Using WAGOLLS -What a good one looks like-in history

Without knowing it , or wishing to coin yet another ugly acronym!, you are all probably using WAGOLLs as part of your daily discourse with your pupils. If you want high quality work, it is often a good idea to show an example. But we need to be careful here. Just presenting a highly polished model can be as demoralising for some as it is an invitation to do even better for others. So much more benefical to get pupils to work out why it is good rather than simply trying , and for many failing, to emulate it. Sharing success criteria in this way helps moves pupils away from ‘its neat’, ‘lots of detail’ towards pinpointing the history specific criteria. .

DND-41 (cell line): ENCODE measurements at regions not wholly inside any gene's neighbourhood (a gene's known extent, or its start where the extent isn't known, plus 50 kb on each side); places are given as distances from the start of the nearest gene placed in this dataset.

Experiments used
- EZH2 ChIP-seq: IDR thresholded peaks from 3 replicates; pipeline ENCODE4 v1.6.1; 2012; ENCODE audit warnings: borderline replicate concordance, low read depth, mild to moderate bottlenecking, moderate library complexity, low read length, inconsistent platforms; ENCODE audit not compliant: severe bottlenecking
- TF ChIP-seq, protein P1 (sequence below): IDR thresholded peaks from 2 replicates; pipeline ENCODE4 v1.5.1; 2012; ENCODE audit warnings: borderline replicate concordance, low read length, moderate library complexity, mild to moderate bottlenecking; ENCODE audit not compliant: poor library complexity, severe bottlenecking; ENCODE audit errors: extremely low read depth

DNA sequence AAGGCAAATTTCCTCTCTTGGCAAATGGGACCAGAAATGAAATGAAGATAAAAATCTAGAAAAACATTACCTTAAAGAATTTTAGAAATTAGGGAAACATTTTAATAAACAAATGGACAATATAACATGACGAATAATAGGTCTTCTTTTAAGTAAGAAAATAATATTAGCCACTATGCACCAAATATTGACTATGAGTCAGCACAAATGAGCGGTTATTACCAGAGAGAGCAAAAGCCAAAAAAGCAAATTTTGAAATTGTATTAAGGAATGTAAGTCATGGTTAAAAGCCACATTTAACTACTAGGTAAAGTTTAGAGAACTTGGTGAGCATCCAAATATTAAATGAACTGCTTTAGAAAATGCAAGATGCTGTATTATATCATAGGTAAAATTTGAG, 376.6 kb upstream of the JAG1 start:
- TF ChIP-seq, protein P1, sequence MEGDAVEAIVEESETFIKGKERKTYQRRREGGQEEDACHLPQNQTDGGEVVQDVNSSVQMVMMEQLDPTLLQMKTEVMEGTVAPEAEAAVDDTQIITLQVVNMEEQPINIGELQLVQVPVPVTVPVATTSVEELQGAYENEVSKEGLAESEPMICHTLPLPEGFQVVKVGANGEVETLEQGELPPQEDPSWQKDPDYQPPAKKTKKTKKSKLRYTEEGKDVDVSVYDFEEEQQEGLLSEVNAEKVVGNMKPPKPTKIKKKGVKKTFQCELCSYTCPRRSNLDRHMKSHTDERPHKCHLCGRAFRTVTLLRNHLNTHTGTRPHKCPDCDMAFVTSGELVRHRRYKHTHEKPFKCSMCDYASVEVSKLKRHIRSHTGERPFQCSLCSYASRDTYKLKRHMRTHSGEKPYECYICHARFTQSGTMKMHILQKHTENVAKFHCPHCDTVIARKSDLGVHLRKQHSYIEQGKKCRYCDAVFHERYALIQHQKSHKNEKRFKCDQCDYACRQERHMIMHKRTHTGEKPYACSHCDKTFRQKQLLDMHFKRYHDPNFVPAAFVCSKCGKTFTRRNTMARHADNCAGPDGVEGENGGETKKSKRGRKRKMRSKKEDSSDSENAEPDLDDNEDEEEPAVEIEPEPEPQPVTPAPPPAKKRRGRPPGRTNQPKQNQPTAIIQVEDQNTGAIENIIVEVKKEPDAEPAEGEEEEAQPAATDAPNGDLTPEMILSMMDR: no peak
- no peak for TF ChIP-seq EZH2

I personally like to use the work of a pupil/student from a previous year, then the class can be more realistically challenged to try and improve its quality. Often I’d make WAGOLLs an agenda item at the team meeting. Everyone has to bring one to the planning meeting. Colleagues who had never taught a topic before found it really helpful to try to create one for themselves. As if they were an average Y 3 or Y8 pupil. By pooling these WAGOLLs, we found that there was a much better connection between stated expectations on the planning and the final pieces of work and between the planning and the portfolio of assessed work which is now built up more incrementally, rather than just at ‘assessment deadline time’.

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